Repost-Ronald Bailey At Reason: ‘Are Savages Noble?’

Review here (You have to answer a few questions to access the archives)

Bailey reviews two new books on anthropology, one by Jared Diamond, the other by Marlene Zuk.  Inevitably questions of political philosophy arise:

‘Modern anthropological research may be settling the great debate between the English philosopher Thomas Hobbes and the French philosopher Jean-Jacques Rousseau. Was the state of nature a “war of every man against every man” in which life was “solitary, poor, nasty, brutish, and short,” as Hobbes wrote? Or did “savages” live in utopian bliss, thanks to “the tranquility of their passions and their ignorance of vice,” as Rousseau believed?’

Libertarians tend to be more comfortable with the Magna Carta, British common law, Hobbes, Locke, Adam Smith and onwards, as well as some products of Enlightenment reason:

‘Diamond simply doesn’t engage with the notion that development of specific human institutions, such as private property and the rule of law, have enabled a happy portion of the global population to rise above humanity’s natural state of abject poverty. His description of trade among traditional societies, in which one group specializes in pottery while another focuses on canoes, completely misses how trade makes both groups better through the higher productivity made possible by pursuing comparative advantage. Diamond characterizes the goal of business transactions in modern societies as winning profits by inflicting losses, missing entirely the fact that modern markets consist largely of world-spanning networks of cooperation.’

Worth a read.

Related On This SiteFrom The Chronicle Of Higher Ed: “Misguided Nostalgia For Our Paleo Past”

What happens when you romanticize the aboriginal? Romantic primitivism: Roger Sandall: Marveling At The Aborigines, But Not Really Helping?Repost-Roger Sandall At The American Interest: ‘Tribal Realism ….Roger Sandall At The New Criterion Via The A & L Daily: ‘Aboriginal Sin’

The tragic, romantic German view…Robert Merry At The National Interest: ‘Spengler’s Ominous Prophecy’

Maybe if you’re defending religion, Nietzsche is a problematic reference: Dinesh D’Souza And Daniel Dennett at Tufts University: Nietzsche’s Prophesy…

Update And Repost- From YouTube: Leo Strauss On The Meno-More On The Fact/Value Distinction?’…From Darwinian Conservatism By Larry Arnhart: “Surfing Strauss’s Third Wave of Modernity”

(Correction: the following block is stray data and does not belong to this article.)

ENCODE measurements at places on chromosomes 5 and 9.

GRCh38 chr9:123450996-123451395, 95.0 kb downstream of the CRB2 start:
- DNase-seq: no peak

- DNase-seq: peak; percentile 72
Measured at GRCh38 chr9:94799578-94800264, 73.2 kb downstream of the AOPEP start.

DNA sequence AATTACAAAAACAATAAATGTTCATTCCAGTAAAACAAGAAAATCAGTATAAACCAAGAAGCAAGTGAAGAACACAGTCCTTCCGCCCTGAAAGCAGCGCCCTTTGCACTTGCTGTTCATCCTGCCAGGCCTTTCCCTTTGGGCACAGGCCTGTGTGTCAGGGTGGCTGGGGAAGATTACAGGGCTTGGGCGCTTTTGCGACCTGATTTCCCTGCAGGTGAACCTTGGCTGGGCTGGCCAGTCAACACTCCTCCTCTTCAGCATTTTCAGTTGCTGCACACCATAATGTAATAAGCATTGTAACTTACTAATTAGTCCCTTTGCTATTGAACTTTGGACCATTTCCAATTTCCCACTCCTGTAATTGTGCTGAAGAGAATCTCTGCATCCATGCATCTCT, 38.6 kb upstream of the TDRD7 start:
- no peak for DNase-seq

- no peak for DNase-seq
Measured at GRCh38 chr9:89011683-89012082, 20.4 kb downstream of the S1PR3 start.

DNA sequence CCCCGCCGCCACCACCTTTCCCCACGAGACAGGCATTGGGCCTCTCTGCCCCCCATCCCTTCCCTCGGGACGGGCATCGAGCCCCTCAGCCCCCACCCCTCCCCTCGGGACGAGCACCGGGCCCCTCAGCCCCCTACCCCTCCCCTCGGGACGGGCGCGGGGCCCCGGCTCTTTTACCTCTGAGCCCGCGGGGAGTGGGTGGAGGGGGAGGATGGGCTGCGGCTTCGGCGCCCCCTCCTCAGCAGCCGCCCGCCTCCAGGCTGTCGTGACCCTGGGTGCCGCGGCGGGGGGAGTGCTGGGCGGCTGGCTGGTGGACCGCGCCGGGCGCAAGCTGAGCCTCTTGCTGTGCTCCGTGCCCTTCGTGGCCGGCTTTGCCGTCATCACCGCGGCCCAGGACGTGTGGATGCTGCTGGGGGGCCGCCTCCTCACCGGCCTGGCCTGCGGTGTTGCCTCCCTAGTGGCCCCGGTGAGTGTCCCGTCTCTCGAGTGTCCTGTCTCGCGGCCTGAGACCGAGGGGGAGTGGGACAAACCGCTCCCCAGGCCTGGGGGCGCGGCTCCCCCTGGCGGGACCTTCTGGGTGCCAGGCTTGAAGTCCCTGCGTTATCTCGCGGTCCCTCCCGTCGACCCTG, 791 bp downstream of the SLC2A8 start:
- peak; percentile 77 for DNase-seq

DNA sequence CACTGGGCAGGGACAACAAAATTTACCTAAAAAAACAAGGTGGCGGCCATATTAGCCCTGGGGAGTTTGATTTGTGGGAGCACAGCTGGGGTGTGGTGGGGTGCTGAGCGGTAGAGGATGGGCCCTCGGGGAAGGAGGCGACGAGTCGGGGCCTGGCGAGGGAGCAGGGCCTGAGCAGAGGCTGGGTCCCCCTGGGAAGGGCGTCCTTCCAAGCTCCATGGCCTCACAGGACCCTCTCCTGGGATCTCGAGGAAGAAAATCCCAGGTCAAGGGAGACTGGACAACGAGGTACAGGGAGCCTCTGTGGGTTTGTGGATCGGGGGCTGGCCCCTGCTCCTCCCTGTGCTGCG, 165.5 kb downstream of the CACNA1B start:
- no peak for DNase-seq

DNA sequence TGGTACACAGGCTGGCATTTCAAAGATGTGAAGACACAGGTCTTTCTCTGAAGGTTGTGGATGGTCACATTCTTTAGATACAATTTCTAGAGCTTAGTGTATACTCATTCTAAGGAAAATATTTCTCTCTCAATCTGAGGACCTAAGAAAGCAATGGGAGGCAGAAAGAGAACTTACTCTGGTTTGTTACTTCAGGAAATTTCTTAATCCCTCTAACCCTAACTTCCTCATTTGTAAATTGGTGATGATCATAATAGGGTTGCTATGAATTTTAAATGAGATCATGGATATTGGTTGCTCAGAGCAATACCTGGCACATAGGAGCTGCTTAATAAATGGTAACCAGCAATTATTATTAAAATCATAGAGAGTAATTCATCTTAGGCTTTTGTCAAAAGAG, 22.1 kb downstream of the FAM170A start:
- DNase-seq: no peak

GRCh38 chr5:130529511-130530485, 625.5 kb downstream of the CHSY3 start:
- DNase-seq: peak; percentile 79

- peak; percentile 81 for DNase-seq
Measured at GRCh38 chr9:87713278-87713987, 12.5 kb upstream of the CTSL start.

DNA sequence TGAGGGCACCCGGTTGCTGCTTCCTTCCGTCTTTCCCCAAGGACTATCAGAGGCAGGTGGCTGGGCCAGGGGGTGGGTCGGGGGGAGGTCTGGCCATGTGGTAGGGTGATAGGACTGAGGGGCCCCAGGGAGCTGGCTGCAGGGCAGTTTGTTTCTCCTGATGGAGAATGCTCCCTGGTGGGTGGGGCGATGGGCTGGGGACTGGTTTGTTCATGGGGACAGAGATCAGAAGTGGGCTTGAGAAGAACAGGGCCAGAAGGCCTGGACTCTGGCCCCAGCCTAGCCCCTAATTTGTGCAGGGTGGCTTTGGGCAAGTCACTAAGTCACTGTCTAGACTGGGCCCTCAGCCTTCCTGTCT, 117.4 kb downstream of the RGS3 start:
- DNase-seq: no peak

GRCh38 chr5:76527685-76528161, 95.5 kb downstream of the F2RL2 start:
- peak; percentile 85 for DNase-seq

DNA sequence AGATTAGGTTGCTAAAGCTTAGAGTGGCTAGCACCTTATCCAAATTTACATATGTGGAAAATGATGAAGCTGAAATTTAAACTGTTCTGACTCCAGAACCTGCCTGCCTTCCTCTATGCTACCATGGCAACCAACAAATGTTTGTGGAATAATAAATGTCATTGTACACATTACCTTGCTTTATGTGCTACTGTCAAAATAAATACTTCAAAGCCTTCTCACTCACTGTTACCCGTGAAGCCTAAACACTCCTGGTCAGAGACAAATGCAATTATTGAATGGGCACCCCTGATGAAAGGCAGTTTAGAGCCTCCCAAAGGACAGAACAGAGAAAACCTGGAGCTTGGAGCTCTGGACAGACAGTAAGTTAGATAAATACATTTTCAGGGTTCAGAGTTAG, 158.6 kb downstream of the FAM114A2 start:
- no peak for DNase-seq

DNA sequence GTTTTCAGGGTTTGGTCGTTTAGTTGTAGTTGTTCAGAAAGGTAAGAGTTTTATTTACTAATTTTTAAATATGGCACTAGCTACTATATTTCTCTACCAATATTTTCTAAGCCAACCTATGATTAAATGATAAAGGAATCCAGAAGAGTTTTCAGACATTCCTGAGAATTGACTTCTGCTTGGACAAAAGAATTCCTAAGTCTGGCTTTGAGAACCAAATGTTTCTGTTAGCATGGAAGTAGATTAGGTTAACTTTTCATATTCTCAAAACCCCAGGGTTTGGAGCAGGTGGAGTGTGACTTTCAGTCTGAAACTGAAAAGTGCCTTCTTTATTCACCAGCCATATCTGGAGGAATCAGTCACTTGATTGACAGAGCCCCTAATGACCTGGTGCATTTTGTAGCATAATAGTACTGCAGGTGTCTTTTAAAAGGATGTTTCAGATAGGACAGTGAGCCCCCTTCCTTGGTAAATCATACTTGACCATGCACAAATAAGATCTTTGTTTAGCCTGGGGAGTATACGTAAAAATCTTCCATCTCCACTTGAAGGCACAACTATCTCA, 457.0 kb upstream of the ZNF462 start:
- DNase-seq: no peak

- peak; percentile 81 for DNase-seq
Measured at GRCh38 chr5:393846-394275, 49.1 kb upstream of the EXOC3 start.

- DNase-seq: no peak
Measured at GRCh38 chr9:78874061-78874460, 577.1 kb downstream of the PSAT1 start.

Peter Levine discusses the Nietzsche connection here.

Did Jared Diamond get attacked for not being romantic enough…or just for potential hubris?:  Was he acting as a journalist in Papua New-Guinea?:  From The Chronicle Of Higher Education: Jared Diamond’s Lawsuit

Darwin and the arts: Review of Denis Dutton’s ‘The Art Instinct’

You know, Plato addressed Thrasymachus in the Republic about the will of the stronger: From Darwinian Conservatism: ‘Might Makes Right’…Darwinian Conservatism’…From Edge: ‘Re: What Makes People Republican? By Jonathan Haidt’…Evolutionary psychology and moral thinking: Franz De Waal At The NY Times 10/17/10: ‘Morals Without God?’

Steven Pinker somewhat focused on the idea of freedom from violence, which tends to be libertarian. Yet, he’s also skeptical of the more liberal human rights and also religious natural rights. What about a World Leviathan?: At Bloggingheads Steven Pinker Discusses War And Thomas HobbesFrom Reason.TV Via YouTube: ‘Steven Pinker on The Decline of Violence & “The Better Angels of Our Nature”‘Simon Blackburn Reviews Steven Pinker’s “The Blank Slate: The Modern Denial Of Human Nature” Via the University Of Cambridge Philosophy Department

Kori Schake At The Hoover Institution: ‘Flawed Diamond’

Full piece here.

Jared Diamond has a new book out entitled the World Until Yesterday.  He’s consistently broadened and generalized from his own field of anthropology and reached a mass audience.  Schake calls his latest a bit of a vanity project which doesn’t necessarily convince:

‘In this book, Diamond draws from his extensive field research in New Guinea to share his views on the shortcomings of contemporary American society. Primitive approaches to social problems, he thinks, would better serve our society. For example, he argues for: dedicating more resources to mediation as an alternative to civil lawsuits, establishing “conventional monopolies” to smooth out trade fluctuations, deemphasizing competition and the desire for excellence among children, on-demand nursing for infants, spending more time talking to our children, devising new living conditions for the elderly, accepting that the gulf between rich and poor in the United States provides an explanation of the popularity of religion in our country, preserving language diversity, and ending obesity.’